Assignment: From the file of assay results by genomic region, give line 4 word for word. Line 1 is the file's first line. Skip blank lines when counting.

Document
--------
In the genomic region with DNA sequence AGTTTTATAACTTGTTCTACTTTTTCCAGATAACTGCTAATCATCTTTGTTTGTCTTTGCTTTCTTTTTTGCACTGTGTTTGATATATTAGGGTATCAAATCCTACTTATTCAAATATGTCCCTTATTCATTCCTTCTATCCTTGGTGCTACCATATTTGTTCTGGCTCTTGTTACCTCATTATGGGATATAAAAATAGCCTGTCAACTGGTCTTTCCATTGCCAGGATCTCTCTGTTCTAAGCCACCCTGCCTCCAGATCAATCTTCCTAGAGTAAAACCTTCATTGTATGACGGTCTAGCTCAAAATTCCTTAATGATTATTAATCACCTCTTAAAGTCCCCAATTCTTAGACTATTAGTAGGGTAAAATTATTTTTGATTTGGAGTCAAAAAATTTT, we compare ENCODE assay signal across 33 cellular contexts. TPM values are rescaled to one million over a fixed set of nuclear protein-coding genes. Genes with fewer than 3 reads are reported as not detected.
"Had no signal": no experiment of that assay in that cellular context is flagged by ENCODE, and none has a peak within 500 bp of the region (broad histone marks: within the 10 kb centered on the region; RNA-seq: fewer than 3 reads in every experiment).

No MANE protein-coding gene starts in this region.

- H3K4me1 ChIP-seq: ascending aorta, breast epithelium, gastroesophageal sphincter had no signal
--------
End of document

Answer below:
- H3K4me1 ChIP-seq: ascending aorta, breast epithelium, gastroesophageal sphincter had no signal